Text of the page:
Has Pogge worn out his welcome?

Goaltending prospect Justin Pogge may have played his final game in the Toronto Maple Leafs organization. The one-time WHL and World Junior standout was relegated to backup status in the Marlies’ final game of the season on Saturday as his team bowed out of the Calder Cup playoffs.

After an average three seasons with the Marlies, combined with a few forgettable starts in the big league in which he won just once in six appearances with the Leafs, Pogge’s time to shine came when he was named the team’s main playoff starter for the first time in his career as Toronto opened the North Division Semi-Final against Manitoba.

It appeared that the netminder – who turned 23 on Thursday – was on the road to proving his doubters wrong, turning in a stellar 30-save performance in Game Three to give the Marlies a two-to-one series lead.

But then the wheels fell off as the Marlies surrendered ten goals in the next two games in Toronto to put themselves into a 3-2 series deficit heading back to Winnipeg. While not all of the goals were Pogge’s fault, he seemed to be a shadow of the game-stealing hero that he was in Game Three. Nor did he endear himself to the fans at Ricoh Coliseum when he allowed a weak goal from the corner to his right, in the third period of the fifth game.

Pogge also had a propensity for undisciplined penalties, taking three minor penalties throughout the series.

The ultimate snub may have come on Saturday night, as he watched from the bench while the Moose celebrated their series win.

Following what turned out to be the Marlies final win of the season in Game Three, Pogge told my friend and fellow scribe Michael Traikos of the National Post “I’m never going to play with this group of guys again. So I’m trying to make the most of it and try to win a Calder Cup.”

Pogge has undoubtedly set his aspirations high for an NHL job.

But his prophecy of never playing with this group again may ring true, not because of any impending promotion, but simply because his time in Toronto has run out.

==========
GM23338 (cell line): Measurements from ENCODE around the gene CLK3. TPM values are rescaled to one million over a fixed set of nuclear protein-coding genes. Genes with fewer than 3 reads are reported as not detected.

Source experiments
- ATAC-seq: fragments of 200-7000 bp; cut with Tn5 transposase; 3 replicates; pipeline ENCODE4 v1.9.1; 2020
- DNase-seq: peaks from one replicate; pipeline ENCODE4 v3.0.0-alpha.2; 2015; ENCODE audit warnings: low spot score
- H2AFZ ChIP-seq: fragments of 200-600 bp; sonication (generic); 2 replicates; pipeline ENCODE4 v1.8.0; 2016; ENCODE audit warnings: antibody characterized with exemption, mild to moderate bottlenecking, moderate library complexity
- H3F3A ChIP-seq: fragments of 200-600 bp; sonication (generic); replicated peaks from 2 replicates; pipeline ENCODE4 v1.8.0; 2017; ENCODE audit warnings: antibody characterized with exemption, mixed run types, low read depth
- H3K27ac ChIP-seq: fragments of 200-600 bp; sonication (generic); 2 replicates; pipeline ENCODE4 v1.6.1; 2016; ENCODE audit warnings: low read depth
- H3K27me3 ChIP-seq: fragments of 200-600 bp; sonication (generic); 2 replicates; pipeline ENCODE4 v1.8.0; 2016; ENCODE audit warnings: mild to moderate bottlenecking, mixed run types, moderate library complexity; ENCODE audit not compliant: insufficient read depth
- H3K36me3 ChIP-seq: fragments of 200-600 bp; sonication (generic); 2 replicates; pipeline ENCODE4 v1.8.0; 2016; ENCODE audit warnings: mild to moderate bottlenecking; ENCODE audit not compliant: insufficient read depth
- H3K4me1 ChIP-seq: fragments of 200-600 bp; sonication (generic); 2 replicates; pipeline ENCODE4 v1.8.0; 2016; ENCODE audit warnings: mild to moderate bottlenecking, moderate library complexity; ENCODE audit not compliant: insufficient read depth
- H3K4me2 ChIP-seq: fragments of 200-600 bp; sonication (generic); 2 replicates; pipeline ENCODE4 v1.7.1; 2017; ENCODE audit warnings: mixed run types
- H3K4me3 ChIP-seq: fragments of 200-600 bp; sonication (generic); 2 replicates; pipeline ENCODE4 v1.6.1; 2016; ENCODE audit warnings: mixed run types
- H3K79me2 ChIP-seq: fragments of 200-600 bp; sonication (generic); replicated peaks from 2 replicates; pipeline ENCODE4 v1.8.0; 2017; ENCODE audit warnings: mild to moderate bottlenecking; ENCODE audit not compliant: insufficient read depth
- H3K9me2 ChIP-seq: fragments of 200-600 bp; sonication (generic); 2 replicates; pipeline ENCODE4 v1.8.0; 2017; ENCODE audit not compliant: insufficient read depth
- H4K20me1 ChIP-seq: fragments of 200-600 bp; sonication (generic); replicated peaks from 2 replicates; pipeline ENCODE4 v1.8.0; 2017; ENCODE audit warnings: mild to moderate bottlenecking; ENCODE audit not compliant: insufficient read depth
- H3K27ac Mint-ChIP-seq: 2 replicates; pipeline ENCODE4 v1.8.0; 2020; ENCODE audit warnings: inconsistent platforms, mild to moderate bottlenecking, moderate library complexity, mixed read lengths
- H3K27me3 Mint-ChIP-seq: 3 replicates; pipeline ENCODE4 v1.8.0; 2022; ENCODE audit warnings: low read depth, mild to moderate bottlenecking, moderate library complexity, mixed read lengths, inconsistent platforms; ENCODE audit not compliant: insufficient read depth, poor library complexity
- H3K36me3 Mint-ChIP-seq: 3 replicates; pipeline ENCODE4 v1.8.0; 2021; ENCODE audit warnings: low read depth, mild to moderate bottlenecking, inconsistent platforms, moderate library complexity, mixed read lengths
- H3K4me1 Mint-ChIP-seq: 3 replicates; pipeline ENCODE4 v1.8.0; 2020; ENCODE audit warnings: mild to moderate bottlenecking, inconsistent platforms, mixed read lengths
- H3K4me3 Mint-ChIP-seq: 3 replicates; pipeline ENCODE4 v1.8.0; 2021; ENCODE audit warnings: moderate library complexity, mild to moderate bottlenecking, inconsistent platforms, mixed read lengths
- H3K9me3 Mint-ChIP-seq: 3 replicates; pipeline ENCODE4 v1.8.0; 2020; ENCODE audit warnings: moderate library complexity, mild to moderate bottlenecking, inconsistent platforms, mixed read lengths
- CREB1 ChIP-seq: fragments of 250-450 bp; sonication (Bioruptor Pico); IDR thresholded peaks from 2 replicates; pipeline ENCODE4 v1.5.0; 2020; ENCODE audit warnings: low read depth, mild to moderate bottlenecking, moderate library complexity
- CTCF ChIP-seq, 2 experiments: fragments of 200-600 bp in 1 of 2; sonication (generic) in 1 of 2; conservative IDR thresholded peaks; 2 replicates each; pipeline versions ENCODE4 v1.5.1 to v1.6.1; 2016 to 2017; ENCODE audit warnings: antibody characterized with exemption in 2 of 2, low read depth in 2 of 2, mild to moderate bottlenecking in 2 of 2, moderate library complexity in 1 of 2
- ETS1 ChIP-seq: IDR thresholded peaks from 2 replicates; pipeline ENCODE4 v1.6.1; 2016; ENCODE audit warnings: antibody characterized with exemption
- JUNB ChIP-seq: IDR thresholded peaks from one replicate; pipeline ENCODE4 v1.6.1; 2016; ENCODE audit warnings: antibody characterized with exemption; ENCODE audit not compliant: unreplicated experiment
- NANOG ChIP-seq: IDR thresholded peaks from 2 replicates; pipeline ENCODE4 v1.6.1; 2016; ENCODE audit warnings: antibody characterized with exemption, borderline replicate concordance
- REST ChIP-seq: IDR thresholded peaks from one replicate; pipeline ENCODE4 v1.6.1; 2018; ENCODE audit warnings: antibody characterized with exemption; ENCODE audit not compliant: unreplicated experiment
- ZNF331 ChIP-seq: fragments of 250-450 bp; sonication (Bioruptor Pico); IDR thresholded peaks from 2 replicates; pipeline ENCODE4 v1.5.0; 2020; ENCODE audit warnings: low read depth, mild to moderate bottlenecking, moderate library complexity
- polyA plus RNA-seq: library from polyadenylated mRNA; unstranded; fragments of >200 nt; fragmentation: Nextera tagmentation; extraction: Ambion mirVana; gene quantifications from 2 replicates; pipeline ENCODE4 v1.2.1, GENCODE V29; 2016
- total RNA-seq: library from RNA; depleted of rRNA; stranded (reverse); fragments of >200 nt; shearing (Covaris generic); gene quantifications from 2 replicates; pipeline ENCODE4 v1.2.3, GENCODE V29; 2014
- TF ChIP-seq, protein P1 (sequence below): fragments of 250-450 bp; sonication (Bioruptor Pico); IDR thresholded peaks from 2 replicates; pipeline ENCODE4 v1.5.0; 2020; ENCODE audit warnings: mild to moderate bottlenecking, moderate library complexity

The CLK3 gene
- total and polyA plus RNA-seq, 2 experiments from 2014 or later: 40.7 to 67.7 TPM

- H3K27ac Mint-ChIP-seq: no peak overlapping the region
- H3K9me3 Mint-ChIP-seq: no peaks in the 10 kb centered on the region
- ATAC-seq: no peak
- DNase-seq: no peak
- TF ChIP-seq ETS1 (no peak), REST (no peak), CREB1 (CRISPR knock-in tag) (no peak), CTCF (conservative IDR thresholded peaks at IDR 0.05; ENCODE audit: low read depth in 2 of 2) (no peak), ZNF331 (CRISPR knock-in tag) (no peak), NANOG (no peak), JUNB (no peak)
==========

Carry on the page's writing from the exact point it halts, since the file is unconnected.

One prospect to watch in training camp next fall is Viktor Stalberg. A swift skater who battles in the tough areas in the corners and in front of the net, Stalberg had a strong pro debut in Game #5 on Thursday, earning his first AHL point.

On the play, Stalberg raced to the left-wing corner on a dump-in, outworked the Moose defenceman for the puck, then fed a perfect cross-crease diagonal pass to Jamie Sifers on the right point. Sifers’ original shot was saved, but Darryl Boyce pounced on the rebound for the goal.

“I’ve got to come here and work hard all summer, and see where training camp takes me,” said Stalberg, the sixth-round pick of the Leafs in 2006.


Former Leafs coach Pat Quinn has been suggested by no fewer than two Toronto newspaper columnists as a possible candidate to lead Canada’s national women’s team.

With the Canadian women having lost back-to-back World Championships for the first time in their history, head coach Melody Davidson seems uncertain about her future, heading into the Olympics next year.

Quinn’s possible appointment should be given strong consideration for three reasons: 1) He’s available. 2) He has proven success coaching Team Canada at the international level. 3) Looking back at Quinn’s last two seasons with the Leafs from 2004-06, he’s apparently used to coaching players that don’t bodycheck.

Rob Del Mundo is the author of Blue And White Beat, and will be blogging at TMLfans.ca throughout the Stanley Cup playoffs.